Twelfth-century Italy has rightfully been considered the cradle of the renaissance of the learned law in Europe. The absorption into the system of Civil law of feudal norms and procedures contained in the Lombard customary law book called Libri Feudorum is a paramount example of the relationship between the renaissance of Roman law and contextual bodies of norms used in court. The principal focus of my latest efforts is thus to look for examples of how the practice of courts shaped the legal notions and arguments developed by the glossators dealing with the feudal laws in the first century of the ius commune.
The research I am currently conducting rests on my studies on the codification of the Libri Feudorum, on the possible trajectories from social and court practice to the law book, and on the use of the feudal law code in different contexts of North Italy and France. Challenging some traditional views which tend to see academic lawyers as isolated from their social backgrounds, I carried on with further analyses of twelfth- and thirteenth-century summae and quaestiones dealing with fiefs, comparing them with archival evidence and eventually restoring social and judicial practice as a shaping force of the scholarly writings of the glossators.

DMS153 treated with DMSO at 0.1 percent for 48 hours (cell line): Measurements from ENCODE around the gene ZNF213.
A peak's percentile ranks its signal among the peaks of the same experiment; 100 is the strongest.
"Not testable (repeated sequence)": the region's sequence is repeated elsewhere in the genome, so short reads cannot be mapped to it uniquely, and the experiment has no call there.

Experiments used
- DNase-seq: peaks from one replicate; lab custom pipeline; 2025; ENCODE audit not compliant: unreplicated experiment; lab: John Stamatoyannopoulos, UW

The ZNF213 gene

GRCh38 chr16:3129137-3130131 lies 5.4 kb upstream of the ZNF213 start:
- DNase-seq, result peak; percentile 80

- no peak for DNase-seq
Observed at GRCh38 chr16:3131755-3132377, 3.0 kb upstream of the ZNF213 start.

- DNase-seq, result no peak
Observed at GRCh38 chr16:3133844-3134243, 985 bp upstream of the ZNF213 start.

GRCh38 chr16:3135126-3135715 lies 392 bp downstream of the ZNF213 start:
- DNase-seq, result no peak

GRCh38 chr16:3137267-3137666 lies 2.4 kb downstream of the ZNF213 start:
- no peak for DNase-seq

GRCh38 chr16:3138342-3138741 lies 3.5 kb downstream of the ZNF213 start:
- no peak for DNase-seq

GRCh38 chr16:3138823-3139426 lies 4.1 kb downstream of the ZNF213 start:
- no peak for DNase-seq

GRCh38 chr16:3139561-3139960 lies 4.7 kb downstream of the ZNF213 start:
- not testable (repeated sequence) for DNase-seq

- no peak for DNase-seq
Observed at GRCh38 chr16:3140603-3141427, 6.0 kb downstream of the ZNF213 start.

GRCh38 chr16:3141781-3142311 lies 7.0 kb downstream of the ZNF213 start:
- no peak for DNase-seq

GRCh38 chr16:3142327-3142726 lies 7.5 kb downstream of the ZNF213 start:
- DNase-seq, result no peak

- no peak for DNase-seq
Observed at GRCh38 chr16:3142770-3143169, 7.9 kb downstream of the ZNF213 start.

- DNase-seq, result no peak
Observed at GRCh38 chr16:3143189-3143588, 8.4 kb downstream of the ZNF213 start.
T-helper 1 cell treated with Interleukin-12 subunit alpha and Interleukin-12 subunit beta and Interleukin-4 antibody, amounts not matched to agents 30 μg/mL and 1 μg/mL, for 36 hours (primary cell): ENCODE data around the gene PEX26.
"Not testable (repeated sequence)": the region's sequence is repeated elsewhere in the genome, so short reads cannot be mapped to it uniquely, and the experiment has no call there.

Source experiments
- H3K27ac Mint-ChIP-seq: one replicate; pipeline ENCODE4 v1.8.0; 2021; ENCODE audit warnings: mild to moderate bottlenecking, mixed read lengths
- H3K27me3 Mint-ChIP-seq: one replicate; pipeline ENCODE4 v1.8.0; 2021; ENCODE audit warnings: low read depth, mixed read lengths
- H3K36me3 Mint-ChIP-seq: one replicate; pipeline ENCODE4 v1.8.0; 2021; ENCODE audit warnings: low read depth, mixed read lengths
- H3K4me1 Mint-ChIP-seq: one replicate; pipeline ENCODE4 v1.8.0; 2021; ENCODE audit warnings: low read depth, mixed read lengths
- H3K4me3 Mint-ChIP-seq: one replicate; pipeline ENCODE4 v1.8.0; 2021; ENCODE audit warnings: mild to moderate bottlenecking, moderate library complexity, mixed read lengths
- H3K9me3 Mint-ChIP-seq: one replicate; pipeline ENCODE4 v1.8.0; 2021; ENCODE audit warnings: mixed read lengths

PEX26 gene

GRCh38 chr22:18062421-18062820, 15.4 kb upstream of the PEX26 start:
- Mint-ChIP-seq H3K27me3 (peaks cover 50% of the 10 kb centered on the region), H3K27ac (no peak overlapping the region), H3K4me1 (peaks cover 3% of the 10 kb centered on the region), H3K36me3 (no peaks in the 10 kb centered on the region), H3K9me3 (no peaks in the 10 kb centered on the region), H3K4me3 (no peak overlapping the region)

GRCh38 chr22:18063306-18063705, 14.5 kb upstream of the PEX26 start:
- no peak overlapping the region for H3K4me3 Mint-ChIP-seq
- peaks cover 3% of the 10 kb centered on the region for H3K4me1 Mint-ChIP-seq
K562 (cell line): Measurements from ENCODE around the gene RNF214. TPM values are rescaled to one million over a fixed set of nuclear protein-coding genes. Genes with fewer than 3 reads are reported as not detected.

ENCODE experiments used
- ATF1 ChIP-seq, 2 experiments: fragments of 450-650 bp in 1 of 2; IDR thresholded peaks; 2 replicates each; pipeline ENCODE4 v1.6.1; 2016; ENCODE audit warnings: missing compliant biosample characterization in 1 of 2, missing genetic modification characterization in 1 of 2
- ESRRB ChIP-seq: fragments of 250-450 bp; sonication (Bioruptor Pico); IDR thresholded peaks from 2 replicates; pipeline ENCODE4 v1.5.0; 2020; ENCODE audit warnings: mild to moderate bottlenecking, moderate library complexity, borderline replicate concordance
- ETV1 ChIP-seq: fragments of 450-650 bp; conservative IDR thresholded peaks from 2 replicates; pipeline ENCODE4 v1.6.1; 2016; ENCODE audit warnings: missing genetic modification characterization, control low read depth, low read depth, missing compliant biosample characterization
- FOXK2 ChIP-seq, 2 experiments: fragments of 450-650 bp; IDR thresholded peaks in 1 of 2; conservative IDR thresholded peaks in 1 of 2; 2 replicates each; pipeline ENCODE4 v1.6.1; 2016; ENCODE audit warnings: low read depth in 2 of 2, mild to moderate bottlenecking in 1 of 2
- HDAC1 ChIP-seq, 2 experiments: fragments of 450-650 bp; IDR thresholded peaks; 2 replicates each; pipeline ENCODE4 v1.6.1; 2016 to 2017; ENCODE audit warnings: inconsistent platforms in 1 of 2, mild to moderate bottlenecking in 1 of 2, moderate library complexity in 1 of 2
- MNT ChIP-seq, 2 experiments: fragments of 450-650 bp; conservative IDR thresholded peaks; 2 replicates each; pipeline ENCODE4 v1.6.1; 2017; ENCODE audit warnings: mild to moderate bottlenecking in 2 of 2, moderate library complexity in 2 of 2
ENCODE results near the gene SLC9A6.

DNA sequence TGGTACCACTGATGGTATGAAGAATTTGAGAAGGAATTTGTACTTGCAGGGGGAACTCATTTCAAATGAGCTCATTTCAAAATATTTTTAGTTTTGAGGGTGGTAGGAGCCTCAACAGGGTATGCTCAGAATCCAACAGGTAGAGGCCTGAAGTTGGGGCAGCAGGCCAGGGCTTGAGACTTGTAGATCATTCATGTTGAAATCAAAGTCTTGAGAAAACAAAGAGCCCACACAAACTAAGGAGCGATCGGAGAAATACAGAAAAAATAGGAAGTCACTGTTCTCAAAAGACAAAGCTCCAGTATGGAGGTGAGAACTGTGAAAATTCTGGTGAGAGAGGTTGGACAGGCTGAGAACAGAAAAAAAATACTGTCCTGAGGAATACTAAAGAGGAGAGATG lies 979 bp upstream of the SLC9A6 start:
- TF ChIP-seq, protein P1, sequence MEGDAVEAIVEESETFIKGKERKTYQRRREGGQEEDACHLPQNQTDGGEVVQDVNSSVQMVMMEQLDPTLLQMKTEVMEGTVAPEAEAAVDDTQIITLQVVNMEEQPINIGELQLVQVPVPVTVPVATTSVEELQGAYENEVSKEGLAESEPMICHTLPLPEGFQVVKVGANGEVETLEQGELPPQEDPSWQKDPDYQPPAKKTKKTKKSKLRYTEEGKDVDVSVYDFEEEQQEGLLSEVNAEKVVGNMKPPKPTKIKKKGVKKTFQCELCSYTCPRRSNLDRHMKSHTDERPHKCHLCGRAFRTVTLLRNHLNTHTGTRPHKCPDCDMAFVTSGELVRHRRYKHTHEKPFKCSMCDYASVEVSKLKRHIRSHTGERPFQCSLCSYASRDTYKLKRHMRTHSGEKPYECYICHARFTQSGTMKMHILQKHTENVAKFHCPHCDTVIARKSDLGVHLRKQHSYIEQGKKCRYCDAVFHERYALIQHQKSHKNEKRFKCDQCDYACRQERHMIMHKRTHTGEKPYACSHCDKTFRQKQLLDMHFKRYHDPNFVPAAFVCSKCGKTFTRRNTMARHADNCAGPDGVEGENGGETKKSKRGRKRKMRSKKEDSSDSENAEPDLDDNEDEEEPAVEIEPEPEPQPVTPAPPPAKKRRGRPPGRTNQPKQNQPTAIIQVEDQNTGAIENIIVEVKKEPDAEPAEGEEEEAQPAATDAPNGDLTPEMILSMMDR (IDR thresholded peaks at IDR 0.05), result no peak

As a research fellow in this project, I am currently scrutinising the writings of André Gouron, the leading scholar in legal history in South France, to apply his methods to a series of twelfth-century miscellaneous codices and examine the principles lying behind the selection of these compilations.
The first manuscript I am going to analyse is MS Berlin SBPK Lat. Fol. 462, probably composed in Milan by a canon of S. Ambrogio in the second half of the century, bought towards 1200 by the Milanese judge and consul Passaguerra and eventually pawned to a municipal officer. In the next blog post I will present some updates on the manuscript and its content.